The opening of the exhibition coincides with the annual Plymouth Jazz Crawl which begins at the Plymouth Arts Center and expands to venues throughout downtown Plymouth. The presence of live music and the energy of the arts around this event are what inspired CoPA to select the theme Harmony and Dissonance.
Jurors: Paul Cebar and Ken Hanson
A recent inductee into the Wisconsin Advertising Hall of Fame, it has been said that anyone who knows Ken Hanson understands that he leads a life driven by ideas and curiosity, and he credits many influences for his approach to living and leading, including photographer-artist Steven D. Foster; designer Milton Glaser; those gathered at the Aspen Design Conferences; former boss at the Edgewood Agency, Lewis Friedman; the 1970s photography collective Perihelion; cultural anthropologist Mary Catherine Bateson; an early client John Constable; John Lennon; and his own son, artist, and photographer Harry James Hanson.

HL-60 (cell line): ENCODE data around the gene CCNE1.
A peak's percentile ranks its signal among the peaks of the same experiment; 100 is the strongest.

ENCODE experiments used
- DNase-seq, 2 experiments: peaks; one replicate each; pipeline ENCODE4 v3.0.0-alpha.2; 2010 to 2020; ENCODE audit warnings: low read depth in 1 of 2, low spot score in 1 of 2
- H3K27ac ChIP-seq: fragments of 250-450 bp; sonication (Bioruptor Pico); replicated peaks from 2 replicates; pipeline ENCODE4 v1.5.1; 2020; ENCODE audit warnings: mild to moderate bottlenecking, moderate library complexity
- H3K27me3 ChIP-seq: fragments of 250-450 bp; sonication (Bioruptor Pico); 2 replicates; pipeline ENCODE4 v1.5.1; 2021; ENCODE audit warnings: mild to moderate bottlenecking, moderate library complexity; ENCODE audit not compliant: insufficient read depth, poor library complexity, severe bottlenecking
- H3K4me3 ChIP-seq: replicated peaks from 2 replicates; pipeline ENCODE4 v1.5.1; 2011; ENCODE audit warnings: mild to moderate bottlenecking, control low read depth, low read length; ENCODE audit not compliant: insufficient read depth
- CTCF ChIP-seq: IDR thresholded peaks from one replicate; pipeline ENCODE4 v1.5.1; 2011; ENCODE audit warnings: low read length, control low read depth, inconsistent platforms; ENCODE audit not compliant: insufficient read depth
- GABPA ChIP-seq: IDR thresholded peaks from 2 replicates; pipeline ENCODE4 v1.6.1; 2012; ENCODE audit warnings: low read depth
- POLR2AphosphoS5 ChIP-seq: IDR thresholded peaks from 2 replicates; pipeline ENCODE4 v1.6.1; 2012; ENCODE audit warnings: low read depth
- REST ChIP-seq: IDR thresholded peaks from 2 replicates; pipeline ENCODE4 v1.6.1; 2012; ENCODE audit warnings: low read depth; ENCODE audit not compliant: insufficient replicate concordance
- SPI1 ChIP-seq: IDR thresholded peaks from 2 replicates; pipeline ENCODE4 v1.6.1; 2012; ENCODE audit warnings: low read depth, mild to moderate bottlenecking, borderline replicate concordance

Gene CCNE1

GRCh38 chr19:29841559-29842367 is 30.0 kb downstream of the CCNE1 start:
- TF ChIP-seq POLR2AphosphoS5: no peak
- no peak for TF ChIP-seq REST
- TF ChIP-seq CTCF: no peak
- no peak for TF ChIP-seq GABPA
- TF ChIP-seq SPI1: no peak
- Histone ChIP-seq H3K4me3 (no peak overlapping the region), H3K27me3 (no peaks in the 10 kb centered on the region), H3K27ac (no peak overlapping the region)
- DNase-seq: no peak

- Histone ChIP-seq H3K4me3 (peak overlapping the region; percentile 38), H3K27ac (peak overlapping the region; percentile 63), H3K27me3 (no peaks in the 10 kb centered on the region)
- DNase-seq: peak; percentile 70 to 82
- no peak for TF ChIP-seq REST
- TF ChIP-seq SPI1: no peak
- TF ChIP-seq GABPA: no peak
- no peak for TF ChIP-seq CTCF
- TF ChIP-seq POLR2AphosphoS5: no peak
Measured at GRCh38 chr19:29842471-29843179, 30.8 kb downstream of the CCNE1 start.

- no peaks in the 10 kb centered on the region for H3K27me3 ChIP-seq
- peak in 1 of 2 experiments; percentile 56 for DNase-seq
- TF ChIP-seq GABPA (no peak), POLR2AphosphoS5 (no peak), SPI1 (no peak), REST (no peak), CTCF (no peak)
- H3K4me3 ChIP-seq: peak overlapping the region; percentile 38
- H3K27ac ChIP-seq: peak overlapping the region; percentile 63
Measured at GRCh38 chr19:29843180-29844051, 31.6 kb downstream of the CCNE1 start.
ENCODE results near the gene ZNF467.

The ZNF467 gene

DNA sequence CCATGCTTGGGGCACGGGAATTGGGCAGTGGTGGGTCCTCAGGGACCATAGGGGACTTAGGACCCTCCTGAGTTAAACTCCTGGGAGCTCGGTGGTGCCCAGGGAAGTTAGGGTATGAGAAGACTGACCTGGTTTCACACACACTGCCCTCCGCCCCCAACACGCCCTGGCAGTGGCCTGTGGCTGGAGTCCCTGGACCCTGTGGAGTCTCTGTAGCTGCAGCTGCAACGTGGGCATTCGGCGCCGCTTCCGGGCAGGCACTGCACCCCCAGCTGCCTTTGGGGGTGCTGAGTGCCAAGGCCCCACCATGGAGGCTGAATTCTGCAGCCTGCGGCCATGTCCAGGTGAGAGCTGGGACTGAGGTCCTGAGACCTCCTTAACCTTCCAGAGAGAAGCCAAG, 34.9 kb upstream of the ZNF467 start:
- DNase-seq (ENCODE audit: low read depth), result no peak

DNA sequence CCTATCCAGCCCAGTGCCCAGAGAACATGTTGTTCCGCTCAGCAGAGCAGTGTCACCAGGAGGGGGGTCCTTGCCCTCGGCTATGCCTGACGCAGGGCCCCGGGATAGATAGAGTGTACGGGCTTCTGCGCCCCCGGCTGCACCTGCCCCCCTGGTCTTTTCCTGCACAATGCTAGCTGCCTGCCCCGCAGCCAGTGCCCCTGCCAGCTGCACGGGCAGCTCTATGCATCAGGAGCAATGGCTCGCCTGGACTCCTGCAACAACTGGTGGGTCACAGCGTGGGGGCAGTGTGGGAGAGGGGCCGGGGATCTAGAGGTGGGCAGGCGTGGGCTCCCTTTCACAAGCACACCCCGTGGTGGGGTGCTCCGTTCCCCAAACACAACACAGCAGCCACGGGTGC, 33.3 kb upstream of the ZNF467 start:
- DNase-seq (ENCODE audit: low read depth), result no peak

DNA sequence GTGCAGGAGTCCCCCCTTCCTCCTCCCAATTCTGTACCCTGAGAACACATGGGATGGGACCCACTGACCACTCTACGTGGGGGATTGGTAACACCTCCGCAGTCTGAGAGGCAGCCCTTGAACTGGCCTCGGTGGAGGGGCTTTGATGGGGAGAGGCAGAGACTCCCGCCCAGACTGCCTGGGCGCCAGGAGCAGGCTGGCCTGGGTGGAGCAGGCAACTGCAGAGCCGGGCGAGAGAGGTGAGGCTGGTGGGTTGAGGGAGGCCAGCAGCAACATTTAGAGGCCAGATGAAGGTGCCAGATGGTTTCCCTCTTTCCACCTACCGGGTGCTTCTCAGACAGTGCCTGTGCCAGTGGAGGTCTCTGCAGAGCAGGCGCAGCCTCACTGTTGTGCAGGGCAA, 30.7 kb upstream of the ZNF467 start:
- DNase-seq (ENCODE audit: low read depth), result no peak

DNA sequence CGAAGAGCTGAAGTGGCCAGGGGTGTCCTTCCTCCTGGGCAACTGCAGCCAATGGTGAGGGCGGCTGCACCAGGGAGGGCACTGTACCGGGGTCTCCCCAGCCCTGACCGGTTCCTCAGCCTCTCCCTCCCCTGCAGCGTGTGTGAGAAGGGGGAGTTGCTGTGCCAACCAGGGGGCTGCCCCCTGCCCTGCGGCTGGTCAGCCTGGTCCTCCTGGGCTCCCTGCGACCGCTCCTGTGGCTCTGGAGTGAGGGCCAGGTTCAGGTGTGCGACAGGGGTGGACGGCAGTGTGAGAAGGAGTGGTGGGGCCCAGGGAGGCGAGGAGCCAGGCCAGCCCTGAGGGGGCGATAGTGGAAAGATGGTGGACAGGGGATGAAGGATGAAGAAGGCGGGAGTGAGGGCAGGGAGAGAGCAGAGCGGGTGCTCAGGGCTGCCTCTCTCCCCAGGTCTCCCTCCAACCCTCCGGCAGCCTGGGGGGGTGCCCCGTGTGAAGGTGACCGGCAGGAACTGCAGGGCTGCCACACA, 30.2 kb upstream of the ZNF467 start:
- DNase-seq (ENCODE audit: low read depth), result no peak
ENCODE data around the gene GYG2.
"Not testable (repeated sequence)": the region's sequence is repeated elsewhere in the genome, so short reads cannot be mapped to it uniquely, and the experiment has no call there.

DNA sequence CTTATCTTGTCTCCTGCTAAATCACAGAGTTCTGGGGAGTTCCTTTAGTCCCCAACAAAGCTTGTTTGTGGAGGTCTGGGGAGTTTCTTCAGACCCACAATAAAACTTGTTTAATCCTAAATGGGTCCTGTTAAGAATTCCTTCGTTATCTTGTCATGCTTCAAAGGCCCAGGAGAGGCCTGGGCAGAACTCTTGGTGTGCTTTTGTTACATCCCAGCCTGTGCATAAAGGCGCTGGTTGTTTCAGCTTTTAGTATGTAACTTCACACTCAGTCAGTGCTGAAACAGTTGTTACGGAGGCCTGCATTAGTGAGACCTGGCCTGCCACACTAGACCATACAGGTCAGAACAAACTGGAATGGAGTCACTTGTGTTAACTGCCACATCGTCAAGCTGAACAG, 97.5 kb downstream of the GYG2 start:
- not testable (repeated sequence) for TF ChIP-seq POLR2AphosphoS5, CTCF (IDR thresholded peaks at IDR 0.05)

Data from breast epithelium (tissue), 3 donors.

Ken is also a fine art photographer and filmmaker, currently working on several bodies of photographic work and a documentary film about photographer Art Shay. He is also a bass player in two bands, Panalure and Longacre.
Paul Cebar, singer, guitarist, and bandleader whose blend of African, Latin American and Caribbean music has rocked, swayed, and thrilled audiences since the mid-70s, is another iconic figure born in our backyard. Paul produced four LPs with his band Paul Cebar and the Milwaukeeans, and has earned equally impressive accolades with his project Tomorrow Sound. Cebar has made fans out of artists like Bonnie Raitt, Nick Lowe, and Joe Ely, who calls the Milwaukee singer-songwriter an “American original.” According to Lowe, he’s “the real thing — a proper soulful cat with the tunes, the chops, and the voice to swing this epoch back to its senses.”
Hanson and Cebar bring a unique perspective to the judging process, combining their affection for a wide range of musical flavors with a keen understanding of what makes an audience tick. Ken adds an element of visual expertise to the judging process, which is sure to produce a tasty show!